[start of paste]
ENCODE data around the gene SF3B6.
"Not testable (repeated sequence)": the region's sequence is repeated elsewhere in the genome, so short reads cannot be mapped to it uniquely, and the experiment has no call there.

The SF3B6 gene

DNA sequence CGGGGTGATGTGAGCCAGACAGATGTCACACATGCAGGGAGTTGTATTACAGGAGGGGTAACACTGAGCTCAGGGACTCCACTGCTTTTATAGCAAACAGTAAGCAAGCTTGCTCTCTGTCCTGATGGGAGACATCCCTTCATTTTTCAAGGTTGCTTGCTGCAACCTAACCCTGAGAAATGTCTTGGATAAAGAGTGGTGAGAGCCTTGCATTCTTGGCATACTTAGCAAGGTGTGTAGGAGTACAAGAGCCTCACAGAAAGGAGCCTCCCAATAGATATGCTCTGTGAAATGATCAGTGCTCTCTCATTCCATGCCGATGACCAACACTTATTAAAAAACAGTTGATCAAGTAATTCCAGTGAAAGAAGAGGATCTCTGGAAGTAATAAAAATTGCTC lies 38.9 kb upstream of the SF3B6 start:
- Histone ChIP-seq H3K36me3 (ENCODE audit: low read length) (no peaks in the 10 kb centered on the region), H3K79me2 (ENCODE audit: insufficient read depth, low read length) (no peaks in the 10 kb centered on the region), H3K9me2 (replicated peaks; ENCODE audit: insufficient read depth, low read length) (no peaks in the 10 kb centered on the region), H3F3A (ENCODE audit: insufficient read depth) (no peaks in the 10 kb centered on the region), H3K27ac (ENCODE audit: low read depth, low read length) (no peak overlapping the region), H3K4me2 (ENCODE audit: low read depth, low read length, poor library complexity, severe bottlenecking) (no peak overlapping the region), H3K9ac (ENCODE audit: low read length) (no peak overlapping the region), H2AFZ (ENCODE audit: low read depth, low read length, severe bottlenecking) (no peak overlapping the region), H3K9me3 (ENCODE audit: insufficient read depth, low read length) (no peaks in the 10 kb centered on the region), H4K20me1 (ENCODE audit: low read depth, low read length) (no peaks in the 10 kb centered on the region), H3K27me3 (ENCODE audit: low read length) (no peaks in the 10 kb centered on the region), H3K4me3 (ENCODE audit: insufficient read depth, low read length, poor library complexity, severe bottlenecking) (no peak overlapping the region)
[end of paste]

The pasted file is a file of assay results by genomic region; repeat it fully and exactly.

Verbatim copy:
ENCODE data around the gene SF3B6.
"Not testable (repeated sequence)": the region's sequence is repeated elsewhere in the genome, so short reads cannot be mapped to it uniquely, and the experiment has no call there.

The SF3B6 gene

DNA sequence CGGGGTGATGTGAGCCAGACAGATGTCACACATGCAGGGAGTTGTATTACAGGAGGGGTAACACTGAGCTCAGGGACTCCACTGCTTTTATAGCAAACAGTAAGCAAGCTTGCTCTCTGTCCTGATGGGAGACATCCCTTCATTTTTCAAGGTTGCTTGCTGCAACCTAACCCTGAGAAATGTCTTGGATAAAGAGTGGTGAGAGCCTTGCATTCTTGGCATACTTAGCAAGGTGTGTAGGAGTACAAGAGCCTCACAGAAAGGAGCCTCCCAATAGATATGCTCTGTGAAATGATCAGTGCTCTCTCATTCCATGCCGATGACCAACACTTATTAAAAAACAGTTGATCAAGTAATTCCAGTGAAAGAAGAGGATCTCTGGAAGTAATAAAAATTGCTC lies 38.9 kb upstream of the SF3B6 start:
- Histone ChIP-seq H3K36me3 (ENCODE audit: low read length) (no peaks in the 10 kb centered on the region), H3K79me2 (ENCODE audit: insufficient read depth, low read length) (no peaks in the 10 kb centered on the region), H3K9me2 (replicated peaks; ENCODE audit: insufficient read depth, low read length) (no peaks in the 10 kb centered on the region), H3F3A (ENCODE audit: insufficient read depth) (no peaks in the 10 kb centered on the region), H3K27ac (ENCODE audit: low read depth, low read length) (no peak overlapping the region), H3K4me2 (ENCODE audit: low read depth, low read length, poor library complexity, severe bottlenecking) (no peak overlapping the region), H3K9ac (ENCODE audit: low read length) (no peak overlapping the region), H2AFZ (ENCODE audit: low read depth, low read length, severe bottlenecking) (no peak overlapping the region), H3K9me3 (ENCODE audit: insufficient read depth, low read length) (no peaks in the 10 kb centered on the region), H4K20me1 (ENCODE audit: low read depth, low read length) (no peaks in the 10 kb centered on the region), H3K27me3 (ENCODE audit: low read length) (no peaks in the 10 kb centered on the region), H3K4me3 (ENCODE audit: insufficient read depth, low read length, poor library complexity, severe bottlenecking) (no peak overlapping the region)